By filing the appeal to defend the team's name against those who consider it a racial slur in U.S. District Court, the team's lawyers can introduce new testimony that would not have been allowed had their case been filed in appellate court. And the franchise still will have the chance to appeal should the outcome not be favorable.
"The Washington Redskins look forward to all of the issues in the case being heard in federal court under the federal rules of evidence. The team is optimistic that the court will correctly and carefully evaluate the proofs, listen to the arguments, and confirm the validity of the Washington Redskins' federal trademark registrations, just as another federal court has already found in a virtually identical case," said Bob Raskopf, trademark attorney for the franchise.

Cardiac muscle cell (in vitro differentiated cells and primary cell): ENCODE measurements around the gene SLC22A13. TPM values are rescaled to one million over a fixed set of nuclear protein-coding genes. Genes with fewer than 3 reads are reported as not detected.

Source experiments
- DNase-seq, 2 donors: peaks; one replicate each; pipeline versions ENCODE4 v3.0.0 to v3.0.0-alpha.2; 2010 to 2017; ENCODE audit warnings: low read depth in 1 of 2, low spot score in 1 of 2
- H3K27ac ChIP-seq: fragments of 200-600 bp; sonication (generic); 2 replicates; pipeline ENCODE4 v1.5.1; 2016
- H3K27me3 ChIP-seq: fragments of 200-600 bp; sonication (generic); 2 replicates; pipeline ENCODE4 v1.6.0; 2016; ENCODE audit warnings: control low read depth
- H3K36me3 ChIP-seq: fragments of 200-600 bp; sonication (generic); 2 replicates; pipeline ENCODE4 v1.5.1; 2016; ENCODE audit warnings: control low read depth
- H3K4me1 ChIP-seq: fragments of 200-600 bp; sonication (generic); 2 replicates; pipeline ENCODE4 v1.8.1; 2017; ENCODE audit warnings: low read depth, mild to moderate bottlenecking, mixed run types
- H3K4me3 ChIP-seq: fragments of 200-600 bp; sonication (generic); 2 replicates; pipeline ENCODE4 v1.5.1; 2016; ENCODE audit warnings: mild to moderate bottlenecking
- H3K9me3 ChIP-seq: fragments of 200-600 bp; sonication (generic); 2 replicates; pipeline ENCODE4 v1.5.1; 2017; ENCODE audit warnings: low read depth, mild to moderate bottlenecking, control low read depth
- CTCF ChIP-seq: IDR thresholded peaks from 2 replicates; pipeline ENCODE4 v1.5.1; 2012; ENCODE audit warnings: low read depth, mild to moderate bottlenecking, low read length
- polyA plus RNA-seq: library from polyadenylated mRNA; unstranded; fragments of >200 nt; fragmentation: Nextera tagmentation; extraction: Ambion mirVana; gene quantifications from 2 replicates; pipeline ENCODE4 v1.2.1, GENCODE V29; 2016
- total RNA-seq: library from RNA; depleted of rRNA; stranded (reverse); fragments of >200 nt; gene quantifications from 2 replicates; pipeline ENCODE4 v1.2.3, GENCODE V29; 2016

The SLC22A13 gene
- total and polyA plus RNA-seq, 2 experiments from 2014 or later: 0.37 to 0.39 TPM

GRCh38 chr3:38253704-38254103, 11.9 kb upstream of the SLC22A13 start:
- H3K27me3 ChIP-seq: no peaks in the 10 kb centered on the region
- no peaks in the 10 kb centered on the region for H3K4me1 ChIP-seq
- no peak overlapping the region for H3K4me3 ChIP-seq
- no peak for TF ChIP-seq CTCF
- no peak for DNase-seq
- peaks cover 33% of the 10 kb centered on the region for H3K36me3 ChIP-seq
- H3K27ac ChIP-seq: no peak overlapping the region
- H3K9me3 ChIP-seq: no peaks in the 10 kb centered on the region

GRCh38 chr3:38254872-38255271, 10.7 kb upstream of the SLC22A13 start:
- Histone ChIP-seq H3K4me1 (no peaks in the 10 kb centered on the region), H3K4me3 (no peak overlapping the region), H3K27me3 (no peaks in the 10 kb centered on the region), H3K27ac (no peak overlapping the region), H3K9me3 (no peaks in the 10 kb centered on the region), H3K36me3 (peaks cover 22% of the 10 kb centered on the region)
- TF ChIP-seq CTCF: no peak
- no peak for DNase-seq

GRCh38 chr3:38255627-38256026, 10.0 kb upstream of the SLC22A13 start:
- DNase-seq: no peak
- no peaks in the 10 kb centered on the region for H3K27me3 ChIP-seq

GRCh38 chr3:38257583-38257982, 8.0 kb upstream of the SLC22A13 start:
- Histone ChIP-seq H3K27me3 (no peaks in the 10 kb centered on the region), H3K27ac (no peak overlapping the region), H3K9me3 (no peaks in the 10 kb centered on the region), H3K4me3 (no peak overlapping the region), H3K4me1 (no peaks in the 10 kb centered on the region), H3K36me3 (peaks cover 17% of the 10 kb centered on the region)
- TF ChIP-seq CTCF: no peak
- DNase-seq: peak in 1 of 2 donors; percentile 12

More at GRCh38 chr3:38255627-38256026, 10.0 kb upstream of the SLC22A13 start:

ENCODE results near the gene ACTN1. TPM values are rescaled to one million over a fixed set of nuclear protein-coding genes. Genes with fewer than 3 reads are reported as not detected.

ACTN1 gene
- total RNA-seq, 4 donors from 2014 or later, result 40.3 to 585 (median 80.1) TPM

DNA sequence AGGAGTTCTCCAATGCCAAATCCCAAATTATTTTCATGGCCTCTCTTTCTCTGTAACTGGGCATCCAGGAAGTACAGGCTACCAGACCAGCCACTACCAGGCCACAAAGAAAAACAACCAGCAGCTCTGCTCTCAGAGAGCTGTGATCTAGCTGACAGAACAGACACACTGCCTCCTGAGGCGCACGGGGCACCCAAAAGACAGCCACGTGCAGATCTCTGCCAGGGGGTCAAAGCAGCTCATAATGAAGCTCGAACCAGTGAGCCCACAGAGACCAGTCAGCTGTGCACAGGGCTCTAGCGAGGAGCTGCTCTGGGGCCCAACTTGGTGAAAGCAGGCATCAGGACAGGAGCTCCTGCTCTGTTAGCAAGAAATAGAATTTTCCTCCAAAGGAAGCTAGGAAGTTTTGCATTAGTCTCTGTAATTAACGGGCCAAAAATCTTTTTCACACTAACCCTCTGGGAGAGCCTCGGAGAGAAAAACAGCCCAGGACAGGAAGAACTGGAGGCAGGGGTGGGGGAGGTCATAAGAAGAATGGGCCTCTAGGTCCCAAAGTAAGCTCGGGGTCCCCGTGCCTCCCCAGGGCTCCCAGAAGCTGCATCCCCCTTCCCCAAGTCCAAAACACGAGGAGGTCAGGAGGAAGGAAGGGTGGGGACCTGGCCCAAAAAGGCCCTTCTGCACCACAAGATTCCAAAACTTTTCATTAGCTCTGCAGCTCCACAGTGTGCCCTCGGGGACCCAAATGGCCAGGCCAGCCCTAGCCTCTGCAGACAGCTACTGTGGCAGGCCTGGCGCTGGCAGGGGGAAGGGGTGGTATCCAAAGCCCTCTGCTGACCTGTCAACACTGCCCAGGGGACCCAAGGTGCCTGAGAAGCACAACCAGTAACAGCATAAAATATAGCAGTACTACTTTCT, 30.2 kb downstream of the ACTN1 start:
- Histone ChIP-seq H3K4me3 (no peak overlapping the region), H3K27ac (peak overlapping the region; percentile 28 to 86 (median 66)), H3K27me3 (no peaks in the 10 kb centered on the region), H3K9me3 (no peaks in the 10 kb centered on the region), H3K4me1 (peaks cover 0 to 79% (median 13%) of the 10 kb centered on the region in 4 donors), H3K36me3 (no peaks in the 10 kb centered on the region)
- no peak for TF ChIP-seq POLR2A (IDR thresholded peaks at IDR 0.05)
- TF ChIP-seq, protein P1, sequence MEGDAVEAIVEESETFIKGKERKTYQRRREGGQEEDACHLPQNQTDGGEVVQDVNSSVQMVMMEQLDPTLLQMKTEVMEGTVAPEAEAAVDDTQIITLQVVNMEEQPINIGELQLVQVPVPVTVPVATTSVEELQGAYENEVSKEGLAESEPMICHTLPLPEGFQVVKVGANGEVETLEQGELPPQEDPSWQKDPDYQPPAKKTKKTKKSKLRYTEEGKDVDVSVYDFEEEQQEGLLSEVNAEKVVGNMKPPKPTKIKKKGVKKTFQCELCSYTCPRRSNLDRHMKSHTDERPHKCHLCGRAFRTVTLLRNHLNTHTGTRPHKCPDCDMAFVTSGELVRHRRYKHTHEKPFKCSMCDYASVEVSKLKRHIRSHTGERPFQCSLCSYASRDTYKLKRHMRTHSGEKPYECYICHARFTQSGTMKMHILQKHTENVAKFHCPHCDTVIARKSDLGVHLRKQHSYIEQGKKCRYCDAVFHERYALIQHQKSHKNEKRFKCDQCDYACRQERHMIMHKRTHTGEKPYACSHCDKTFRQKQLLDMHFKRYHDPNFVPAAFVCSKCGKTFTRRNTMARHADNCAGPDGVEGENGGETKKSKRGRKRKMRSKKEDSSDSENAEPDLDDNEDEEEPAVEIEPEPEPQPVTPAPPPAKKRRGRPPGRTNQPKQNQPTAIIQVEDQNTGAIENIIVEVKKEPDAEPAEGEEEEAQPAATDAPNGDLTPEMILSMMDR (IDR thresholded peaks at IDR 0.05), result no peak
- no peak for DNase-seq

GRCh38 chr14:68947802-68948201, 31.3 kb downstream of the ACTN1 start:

In June, the U.S. Patent and Trademark Office decided the Redskins' name was "disparaging of Native Americans" and that the team should lose its trademark protection.
Raskopf will contend that the name "Redskins" is protected as free speech under the First Amendment.
Team owner Daniel Snyder has argued that the name "Redskins" is a badge of honor and has vowed never to change the name.
While the case is in federal court, the Redskins' federal trademark registrations remain in full effect allowing the team to sell Redskins jerseys, mugs and other items.